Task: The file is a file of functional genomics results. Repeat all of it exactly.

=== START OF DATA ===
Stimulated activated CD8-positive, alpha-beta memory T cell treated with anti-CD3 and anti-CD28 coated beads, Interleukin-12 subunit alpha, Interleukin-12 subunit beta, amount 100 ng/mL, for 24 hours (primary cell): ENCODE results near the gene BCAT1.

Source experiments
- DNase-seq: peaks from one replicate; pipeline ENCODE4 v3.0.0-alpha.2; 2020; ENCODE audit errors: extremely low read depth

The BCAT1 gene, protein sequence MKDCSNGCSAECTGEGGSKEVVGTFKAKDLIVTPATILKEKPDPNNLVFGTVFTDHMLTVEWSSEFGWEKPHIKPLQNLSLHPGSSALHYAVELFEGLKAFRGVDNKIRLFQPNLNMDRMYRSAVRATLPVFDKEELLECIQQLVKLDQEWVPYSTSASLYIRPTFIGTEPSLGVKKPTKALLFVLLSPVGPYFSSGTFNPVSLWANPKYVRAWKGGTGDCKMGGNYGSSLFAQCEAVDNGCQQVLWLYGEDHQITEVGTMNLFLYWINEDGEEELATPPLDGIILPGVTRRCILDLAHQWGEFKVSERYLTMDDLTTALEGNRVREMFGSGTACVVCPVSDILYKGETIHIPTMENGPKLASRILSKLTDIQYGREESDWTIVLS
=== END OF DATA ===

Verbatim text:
Stimulated activated CD8-positive, alpha-beta memory T cell treated with anti-CD3 and anti-CD28 coated beads, Interleukin-12 subunit alpha, Interleukin-12 subunit beta, amount 100 ng/mL, for 24 hours (primary cell): ENCODE results near the gene BCAT1.

Source experiments
- DNase-seq: peaks from one replicate; pipeline ENCODE4 v3.0.0-alpha.2; 2020; ENCODE audit errors: extremely low read depth

The BCAT1 gene, protein sequence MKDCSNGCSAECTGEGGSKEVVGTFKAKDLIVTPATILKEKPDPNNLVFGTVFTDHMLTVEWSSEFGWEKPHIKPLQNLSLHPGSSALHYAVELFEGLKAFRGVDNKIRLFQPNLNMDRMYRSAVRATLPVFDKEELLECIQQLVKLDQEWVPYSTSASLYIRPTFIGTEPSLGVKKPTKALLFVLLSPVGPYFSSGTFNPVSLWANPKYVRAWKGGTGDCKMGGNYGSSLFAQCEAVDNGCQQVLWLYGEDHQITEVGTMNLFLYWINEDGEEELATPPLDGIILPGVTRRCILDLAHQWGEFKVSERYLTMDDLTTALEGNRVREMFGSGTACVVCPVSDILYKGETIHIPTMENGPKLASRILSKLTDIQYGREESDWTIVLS